91 Missing After Southern China Landslide

Rescuers work on collapsed factory buildings in Shenzhen, China on Dec. 20, 2015. Photo: EPA / XU HU CHINA OUT

BEIJING — At least 91 people are missing after a massive landslide buries up to 33 buildings under six meters of mud in the southern Chinese city of Shenzhen.

Fifty-nine men and 32 women were unaccounted for this morning after "huge waves" of mud demolished a 60,000-square meter area including an industrial park, state media reported.

Authorities said at least 33 buildings had been buried or destroyed, including factories and workers' dormitories. One building that collapsed was five storeys tall.

Signs of life have been detected among the rubble at three locations, the Xinhua news agency reported.

Seven people have been saved but the efforts of nearly 1,500 rescuers have been hampered by rain and mud, an official at Shenzhen's emergency management office said Sunday night.

"We have to go there on foot," said Ao Zhuoqian of the Shenzhen fire control department.

More than 900 people have been evacuated from Guangming New District in north-western Shenzhen, a major manufacturing hub across the border from Hong Kong.

One resident who lived four kilometers from the site was quoted by Xinhua as saying he heard a loud explosion: "It must have been a big accident because I heard the bang from so far away."

Another witness said the mud hit like "huge waves." He barely escaped the torrents that engulfed his home in red earth and sludge.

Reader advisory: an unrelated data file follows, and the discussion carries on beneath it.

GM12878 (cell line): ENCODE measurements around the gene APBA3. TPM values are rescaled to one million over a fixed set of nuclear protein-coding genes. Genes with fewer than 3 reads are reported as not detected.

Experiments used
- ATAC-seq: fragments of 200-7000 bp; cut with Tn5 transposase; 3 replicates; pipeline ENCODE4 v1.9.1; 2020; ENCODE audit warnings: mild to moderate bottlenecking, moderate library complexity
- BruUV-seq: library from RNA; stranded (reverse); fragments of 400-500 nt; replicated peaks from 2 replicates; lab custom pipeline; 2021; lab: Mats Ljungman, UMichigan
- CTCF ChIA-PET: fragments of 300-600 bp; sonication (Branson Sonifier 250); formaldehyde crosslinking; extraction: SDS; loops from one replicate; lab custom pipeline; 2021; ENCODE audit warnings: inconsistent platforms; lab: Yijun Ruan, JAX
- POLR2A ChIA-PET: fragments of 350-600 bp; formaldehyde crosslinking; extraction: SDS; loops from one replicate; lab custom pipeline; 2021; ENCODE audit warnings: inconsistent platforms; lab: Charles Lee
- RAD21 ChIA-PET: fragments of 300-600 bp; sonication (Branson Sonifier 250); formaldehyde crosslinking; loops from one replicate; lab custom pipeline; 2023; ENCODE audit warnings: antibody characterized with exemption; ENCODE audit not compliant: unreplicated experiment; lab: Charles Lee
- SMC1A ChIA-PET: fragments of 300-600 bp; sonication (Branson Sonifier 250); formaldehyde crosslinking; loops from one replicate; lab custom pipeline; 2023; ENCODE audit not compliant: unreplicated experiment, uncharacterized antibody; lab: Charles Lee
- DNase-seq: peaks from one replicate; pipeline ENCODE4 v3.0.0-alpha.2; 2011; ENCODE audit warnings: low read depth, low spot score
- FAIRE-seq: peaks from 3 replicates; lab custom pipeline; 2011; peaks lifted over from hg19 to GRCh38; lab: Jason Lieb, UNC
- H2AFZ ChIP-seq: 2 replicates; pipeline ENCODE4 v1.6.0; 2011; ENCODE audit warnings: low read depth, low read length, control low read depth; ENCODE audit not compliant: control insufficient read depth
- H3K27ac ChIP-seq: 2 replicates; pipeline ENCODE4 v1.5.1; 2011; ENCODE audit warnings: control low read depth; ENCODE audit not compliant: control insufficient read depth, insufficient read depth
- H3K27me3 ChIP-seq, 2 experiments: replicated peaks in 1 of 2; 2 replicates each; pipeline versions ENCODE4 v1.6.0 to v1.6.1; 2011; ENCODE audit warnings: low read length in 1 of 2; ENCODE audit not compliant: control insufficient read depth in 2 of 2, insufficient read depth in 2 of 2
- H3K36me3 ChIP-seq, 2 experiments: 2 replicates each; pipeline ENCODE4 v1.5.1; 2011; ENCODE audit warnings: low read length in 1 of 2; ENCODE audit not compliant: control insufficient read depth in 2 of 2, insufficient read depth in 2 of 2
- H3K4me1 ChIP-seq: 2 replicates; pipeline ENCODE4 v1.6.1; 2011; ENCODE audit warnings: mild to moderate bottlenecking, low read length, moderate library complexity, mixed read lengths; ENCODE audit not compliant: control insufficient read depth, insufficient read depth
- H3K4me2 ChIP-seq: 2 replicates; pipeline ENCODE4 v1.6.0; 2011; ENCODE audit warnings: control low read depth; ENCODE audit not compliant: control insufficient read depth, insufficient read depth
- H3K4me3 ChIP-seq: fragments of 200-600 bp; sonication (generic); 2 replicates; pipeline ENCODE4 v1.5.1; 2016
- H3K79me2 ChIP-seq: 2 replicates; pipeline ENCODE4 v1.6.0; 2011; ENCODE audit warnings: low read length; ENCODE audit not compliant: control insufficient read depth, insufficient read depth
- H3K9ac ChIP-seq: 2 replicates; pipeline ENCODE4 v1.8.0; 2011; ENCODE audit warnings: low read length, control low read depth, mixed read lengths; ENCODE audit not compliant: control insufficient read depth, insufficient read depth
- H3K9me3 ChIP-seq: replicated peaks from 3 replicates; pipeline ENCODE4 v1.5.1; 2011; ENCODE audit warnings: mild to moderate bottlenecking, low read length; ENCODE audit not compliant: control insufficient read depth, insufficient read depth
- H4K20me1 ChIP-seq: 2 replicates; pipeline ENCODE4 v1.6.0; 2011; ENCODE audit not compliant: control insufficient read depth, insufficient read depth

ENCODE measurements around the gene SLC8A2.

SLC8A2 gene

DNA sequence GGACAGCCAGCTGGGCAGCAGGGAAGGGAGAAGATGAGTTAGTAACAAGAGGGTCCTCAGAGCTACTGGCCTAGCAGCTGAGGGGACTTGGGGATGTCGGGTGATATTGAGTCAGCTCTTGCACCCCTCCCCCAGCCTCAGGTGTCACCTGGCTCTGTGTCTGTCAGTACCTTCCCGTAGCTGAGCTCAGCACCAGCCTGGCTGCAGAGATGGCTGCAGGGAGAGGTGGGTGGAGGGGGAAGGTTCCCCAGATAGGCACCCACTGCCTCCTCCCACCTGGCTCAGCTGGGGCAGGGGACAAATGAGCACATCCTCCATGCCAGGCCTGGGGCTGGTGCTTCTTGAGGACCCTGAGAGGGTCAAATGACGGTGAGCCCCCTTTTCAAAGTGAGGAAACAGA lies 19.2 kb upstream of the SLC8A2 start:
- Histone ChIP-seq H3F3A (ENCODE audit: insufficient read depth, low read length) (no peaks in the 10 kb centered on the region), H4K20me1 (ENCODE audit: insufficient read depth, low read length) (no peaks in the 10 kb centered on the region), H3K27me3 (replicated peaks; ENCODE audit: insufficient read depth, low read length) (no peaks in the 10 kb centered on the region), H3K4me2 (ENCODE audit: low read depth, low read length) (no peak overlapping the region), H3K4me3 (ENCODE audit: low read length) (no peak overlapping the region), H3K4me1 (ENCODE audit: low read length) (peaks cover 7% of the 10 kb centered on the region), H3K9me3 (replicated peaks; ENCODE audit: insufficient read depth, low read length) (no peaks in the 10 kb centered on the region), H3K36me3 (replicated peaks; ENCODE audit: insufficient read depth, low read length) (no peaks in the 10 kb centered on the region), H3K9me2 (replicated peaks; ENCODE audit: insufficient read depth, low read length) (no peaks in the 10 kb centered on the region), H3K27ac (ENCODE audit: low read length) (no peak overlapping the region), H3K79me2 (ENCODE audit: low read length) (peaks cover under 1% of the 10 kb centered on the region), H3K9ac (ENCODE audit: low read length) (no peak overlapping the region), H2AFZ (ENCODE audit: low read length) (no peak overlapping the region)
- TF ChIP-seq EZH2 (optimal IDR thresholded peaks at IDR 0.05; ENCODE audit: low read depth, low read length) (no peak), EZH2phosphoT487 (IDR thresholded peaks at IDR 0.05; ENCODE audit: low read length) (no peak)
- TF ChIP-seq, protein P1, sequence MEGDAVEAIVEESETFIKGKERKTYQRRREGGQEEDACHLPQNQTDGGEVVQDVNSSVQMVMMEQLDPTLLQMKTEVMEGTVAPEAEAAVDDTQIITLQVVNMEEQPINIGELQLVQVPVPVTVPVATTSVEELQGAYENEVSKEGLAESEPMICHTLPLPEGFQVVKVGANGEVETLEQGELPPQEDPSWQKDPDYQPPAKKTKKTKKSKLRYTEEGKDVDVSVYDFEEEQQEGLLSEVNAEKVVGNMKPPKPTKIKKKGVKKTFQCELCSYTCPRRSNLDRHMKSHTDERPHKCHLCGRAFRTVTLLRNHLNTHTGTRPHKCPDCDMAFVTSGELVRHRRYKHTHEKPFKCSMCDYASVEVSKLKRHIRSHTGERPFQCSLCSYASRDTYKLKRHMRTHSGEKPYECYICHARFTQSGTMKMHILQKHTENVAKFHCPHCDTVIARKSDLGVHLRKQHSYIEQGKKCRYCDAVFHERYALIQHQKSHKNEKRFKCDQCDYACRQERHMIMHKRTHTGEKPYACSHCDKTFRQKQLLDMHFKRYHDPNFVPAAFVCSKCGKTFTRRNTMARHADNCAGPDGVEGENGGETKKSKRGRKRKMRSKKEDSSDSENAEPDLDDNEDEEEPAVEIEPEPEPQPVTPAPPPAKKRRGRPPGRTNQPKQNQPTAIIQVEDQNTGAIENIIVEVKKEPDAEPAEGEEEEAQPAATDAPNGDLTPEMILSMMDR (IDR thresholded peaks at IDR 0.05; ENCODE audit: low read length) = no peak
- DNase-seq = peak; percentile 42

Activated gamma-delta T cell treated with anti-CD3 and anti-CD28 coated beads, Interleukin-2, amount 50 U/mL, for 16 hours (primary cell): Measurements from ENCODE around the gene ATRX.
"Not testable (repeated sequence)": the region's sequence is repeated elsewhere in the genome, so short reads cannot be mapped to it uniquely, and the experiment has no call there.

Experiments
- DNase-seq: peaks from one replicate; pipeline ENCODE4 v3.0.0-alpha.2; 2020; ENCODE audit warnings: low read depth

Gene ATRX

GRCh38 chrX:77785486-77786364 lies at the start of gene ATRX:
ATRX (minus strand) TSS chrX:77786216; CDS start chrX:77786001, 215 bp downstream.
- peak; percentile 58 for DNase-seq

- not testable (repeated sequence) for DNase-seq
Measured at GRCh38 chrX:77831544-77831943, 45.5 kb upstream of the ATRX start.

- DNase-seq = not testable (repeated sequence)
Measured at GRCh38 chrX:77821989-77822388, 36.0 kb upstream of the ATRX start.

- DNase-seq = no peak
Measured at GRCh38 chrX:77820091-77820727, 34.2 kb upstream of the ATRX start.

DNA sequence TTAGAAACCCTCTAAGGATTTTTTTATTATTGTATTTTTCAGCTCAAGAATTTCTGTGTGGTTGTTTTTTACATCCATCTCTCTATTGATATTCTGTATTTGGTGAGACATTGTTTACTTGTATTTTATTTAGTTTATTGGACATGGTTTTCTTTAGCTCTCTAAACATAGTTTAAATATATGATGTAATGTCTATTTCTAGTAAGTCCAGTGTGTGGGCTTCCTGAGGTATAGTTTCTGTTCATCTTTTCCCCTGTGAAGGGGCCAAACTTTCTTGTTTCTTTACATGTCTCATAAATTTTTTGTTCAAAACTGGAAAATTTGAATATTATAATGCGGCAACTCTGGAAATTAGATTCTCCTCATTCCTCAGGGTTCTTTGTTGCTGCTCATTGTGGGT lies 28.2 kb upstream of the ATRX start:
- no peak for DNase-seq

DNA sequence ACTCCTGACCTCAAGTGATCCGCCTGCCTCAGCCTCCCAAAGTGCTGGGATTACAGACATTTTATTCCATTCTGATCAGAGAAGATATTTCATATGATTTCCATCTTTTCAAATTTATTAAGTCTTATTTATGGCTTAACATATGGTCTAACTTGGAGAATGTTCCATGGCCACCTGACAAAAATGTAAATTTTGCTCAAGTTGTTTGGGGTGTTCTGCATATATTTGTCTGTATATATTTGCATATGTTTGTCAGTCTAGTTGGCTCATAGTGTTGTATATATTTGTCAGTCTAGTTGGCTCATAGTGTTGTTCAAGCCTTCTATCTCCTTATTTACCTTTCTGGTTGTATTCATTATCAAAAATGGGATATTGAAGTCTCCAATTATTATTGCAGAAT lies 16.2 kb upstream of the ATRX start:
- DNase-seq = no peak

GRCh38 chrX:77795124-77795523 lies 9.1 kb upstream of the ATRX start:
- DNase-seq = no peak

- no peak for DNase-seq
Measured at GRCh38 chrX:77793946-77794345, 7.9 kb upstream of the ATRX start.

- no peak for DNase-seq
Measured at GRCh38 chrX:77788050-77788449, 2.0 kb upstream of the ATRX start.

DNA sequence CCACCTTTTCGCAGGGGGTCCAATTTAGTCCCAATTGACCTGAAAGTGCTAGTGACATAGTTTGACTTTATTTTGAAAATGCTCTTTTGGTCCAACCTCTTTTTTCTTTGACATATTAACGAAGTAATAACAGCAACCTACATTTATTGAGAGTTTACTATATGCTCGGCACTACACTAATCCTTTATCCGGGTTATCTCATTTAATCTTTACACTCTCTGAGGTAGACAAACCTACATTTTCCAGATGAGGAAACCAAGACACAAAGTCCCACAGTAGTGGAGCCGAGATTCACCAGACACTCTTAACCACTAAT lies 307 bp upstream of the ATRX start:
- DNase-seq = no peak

A woman told the Shenzhen Evening News her father was engulfed by earth as he sat in his truck.

"It's been hours since he was buried, and we're quite worried," she said.

The cause of the landslide was unclear.

One resident told Beijing Youth Daily: "I saw five or six buildings being buried. Some of them were workers' dormitories. I guess several hundred people are trapped."

Soil slid from a 100 meter hill of dirt that had been dug up during the last two years of construction work, the Beijing-based newspaper reported, citing a local resident.

Pictures on social media showed areas of land covered in mud, with rescue teams using excavators to dig for survivors.

A video clip on the mainland Chinese microblog Sina Weibo showed the site rocking amid roaring sounds.

Premier Li Keqiang called for an official investigation into the cause of the landslide, and his cabinet has sent officials to the scene to help coordinate the rescue mission.

Story: Joern Petring / DPA